Wow! The schedule is so packed lately that there's barely time to post screenings in advance. Tonight's showing of 'The Thief of Bagdad' (1924) is a good example. I mean, the show is tonight at Red River Theatres in Concord, N.H., and I'm only just getting info about it on this front page right now.
Well, time for a few thoughts. I've long admired 'The Thief of Bagdad' for all the usual reasons: the eye-popping sets, the absorbing story, the energetic performance of Douglas Fairbanks Sr., and the film's overall aura of exoticism. It really is one of the high points of Hollywood's silent film era.
But it's only in the past year that I've finally understood a key element of what Fairbanks was going for. In the past, I would sometimes offer mild apologies for his on-screen approach in 'Thief,' which to me seemed to hint of the comical "silent film overacting" syndrome that you sometimes see.
But now, after reading Jeffrey Vance's biography of the actor and his films, I realize that Fairbanks conceived 'Thief' as a kind of ballet. He wanted his performance to be thought of as a dancer, and fashioned it accordingly. Seen in that light, his broad gestures and big reactions make perfect sense. (So do the diaphanous costumes.)
Don't misunderstand me—I think the film holds up stunningly just on its own, with no explanation needed. As a work of fantasy, you could argue that it seems even more fantastical and exotic now than it did when silent film was simply everywhere.
But knowing a little bit about what Fairbanks was after really helps you appreciate 'The Thief of Bagdad' even more fully, I think. And knowing the "ballet" part of it really helps influence the kind of music that I'll do to support the picture.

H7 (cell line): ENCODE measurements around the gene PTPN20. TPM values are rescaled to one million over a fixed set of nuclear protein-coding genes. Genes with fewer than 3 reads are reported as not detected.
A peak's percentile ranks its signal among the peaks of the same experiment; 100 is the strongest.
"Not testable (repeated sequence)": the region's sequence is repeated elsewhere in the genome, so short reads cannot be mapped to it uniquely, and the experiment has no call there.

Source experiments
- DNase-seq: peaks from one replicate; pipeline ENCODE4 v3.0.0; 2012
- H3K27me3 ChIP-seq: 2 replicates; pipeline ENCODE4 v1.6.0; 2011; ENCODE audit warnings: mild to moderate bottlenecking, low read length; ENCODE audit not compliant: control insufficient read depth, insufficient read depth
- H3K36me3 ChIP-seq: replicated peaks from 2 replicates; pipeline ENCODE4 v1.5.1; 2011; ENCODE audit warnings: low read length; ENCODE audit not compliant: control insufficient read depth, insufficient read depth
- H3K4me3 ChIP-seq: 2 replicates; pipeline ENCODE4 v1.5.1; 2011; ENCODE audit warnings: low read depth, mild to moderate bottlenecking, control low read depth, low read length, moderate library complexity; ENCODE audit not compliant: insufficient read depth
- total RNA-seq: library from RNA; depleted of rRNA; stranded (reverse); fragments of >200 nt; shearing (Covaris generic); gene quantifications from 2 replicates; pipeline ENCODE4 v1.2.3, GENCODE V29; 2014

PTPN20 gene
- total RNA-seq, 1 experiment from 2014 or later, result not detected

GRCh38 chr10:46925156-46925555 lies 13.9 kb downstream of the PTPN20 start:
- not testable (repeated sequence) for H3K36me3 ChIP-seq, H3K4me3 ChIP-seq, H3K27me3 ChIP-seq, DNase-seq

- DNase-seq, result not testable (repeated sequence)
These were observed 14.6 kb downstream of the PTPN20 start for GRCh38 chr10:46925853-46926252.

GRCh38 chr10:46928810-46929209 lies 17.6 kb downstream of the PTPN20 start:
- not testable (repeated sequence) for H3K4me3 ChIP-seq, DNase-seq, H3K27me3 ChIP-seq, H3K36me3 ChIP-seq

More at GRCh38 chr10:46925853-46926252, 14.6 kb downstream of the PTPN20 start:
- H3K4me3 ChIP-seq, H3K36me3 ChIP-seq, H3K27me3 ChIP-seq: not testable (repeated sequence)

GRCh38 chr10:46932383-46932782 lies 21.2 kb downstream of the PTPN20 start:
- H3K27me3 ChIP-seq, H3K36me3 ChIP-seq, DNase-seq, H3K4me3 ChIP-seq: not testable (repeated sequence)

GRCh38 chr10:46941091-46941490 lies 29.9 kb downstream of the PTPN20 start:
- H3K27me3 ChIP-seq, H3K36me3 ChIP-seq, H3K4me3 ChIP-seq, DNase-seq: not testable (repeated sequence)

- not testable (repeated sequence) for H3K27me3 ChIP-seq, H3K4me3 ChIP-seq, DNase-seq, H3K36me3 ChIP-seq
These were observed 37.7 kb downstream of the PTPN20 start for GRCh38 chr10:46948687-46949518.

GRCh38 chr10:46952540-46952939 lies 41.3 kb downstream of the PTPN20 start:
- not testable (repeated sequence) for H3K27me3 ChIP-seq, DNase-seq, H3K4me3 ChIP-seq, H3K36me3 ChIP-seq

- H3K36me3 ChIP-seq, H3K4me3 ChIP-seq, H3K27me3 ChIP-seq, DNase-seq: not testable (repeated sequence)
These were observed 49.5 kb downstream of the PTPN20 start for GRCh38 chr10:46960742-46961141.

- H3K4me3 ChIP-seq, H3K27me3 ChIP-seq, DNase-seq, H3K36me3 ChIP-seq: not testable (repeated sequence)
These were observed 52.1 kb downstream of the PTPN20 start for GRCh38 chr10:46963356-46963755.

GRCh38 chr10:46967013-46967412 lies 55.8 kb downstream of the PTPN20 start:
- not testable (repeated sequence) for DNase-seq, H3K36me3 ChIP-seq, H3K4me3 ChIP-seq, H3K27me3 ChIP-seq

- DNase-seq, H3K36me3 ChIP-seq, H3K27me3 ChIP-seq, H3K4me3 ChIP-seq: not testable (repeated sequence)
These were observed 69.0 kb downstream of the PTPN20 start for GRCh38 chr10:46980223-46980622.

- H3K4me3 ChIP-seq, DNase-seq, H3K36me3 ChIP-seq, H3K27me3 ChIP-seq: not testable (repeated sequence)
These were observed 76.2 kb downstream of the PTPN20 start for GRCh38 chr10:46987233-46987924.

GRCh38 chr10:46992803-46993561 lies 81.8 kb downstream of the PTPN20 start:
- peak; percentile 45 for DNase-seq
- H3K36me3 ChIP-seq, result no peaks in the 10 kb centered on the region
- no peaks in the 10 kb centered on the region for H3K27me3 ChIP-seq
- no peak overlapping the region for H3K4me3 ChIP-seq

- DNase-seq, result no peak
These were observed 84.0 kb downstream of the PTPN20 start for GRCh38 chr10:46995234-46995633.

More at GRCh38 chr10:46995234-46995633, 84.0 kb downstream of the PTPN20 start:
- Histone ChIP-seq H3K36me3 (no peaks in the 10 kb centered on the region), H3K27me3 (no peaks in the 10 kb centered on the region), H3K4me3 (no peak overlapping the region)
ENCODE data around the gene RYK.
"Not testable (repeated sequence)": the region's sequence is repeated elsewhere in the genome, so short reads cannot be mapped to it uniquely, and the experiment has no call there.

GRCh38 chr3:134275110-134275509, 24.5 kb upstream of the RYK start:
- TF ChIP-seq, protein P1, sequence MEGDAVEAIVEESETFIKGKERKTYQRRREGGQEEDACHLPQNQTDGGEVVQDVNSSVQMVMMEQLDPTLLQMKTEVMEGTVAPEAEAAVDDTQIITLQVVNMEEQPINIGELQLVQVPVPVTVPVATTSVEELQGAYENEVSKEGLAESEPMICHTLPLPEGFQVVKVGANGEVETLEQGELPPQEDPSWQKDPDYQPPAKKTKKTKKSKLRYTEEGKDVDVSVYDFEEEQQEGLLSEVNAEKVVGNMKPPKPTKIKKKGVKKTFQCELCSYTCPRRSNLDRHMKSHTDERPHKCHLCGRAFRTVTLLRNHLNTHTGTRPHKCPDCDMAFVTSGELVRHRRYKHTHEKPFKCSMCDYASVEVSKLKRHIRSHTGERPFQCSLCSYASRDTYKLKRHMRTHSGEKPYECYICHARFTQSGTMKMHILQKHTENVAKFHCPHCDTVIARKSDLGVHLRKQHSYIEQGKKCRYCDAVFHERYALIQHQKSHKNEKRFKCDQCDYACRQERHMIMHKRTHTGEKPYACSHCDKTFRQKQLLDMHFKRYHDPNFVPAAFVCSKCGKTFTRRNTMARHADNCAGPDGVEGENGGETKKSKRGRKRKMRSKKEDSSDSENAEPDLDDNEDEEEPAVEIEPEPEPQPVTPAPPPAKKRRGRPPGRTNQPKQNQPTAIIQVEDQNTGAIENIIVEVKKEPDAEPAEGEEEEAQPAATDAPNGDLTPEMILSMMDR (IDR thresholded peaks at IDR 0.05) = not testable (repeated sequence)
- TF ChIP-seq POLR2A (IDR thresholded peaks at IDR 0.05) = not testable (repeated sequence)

So even though it's short notice, I hope you'll join me this evening (Wednesday, Sept. 26) at 7 p.m. for a screening of 'The Thief of Bagdad' (1924) in Concord, N.H. at Red River Theatres, 11 South Main St., and help celebrate their fifth anniversary.
More info is on the press release below...
THURSDAY, SEPT. 6, 2012 / FOR IMMEDIATE RELEASE
Contact Jeff Rapsis • (603) 236-9237 • email@example.com
Red River to screen 'The Thief of Bagdad' (1924)
with live music on Sept. 26
Epic silent film fantasy to be shown in Concord, N.H. to kick off theater's 'Cheers to Five Years' anniversary celebration
CONCORD, N.H. — He was the Harrison Ford of his time—the first action hero to entertain movie audiences with thrilling on-screen adventures and feats of derring-do.
He was silent screen idol Douglas Fairbanks Sr., whose best work includes 'The Thief of Bagdad' (1924), a timeless fantasy that boasts a great story, spectacular sets, and magical special effects.
'The Thief of Bagdad' will be screened on Wednesday, Sept. 26 at 7 p.m. at Red River Theaters, 11 South Main St., Concord, N.H. Live music will be provided by silent film accompanist Jeff Rapsis. Admission is $10 per person.
The screening will open Red River's 5th anniversary celebration. Dubbed "Cheers to Five Years," the theater is marking five years of bringing independent films, documentaries, and cultural events to the Capital region and central New Hampshire.
In 'The Thief of Bagdad,' a bare-chested Fairbanks plays a crafty rogue who can easily steal anything his heart desires—everything, that is, except the love of a beautiful princess, daughter of the powerful Caliph of Bagdad. To win her hand, he must not only change his ways, but also convince her of his worthiness over many other highly placed suitors.
In making the film, Fairbanks spared no expense for what some critics still regard as the most lavish fantasy movie ever made, a show-stopping adaptation of the traditional "A Thousand and One Nights" story in which a flying carpet is but one of many eye-popping sights that astounded movies audiences at the time.